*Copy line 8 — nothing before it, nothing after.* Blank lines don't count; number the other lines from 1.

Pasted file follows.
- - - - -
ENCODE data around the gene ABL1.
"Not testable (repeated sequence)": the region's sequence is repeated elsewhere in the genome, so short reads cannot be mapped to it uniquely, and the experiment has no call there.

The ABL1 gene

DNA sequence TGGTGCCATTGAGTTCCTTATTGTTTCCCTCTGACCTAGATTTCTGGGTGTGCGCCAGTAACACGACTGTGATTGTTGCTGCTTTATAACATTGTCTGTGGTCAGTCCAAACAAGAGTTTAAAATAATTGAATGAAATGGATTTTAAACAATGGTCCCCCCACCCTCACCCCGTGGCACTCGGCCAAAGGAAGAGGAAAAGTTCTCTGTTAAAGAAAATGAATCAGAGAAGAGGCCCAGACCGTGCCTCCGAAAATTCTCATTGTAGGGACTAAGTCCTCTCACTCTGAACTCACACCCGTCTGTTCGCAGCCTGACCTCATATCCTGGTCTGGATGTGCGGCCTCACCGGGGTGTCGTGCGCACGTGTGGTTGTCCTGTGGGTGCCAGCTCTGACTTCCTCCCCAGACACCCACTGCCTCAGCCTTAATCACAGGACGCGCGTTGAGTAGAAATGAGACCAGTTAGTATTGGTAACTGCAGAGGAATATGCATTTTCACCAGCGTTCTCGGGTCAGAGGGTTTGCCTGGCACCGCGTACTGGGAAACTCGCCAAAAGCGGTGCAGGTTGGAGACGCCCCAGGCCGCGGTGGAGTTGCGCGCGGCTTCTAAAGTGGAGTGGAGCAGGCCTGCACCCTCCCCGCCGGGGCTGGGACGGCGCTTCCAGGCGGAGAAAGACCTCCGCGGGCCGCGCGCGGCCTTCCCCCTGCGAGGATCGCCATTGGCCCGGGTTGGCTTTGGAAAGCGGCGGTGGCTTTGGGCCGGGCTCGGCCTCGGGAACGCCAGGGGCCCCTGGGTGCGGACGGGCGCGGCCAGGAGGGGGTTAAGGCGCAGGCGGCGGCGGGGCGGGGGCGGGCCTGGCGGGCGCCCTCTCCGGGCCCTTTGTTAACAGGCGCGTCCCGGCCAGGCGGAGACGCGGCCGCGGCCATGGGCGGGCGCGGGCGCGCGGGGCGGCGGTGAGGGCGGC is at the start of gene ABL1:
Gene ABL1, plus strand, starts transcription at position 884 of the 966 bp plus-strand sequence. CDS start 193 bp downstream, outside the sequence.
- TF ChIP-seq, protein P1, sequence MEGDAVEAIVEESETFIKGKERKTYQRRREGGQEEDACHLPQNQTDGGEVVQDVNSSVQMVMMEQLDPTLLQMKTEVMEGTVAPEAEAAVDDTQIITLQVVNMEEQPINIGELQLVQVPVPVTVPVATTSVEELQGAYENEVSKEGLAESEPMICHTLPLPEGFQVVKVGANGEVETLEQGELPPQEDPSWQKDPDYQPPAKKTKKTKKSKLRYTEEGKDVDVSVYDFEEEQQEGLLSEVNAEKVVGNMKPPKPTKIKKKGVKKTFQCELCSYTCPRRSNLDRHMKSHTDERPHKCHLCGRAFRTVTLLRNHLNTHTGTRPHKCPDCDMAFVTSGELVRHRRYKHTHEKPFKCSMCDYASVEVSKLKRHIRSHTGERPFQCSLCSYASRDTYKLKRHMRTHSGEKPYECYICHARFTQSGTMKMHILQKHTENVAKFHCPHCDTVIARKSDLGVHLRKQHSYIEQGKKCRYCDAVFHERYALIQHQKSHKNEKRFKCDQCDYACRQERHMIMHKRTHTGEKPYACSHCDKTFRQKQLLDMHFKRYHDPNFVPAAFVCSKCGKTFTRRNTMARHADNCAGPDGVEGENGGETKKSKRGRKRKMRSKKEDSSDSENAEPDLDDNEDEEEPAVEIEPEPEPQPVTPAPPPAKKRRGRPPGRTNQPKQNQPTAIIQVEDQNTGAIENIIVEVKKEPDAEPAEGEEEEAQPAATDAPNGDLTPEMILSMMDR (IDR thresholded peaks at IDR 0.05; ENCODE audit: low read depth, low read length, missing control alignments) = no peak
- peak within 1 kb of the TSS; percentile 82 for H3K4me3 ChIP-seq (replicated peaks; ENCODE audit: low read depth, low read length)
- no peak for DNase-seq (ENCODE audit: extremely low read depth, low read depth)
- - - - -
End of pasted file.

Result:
- no peak for DNase-seq (ENCODE audit: extremely low read depth, low read depth)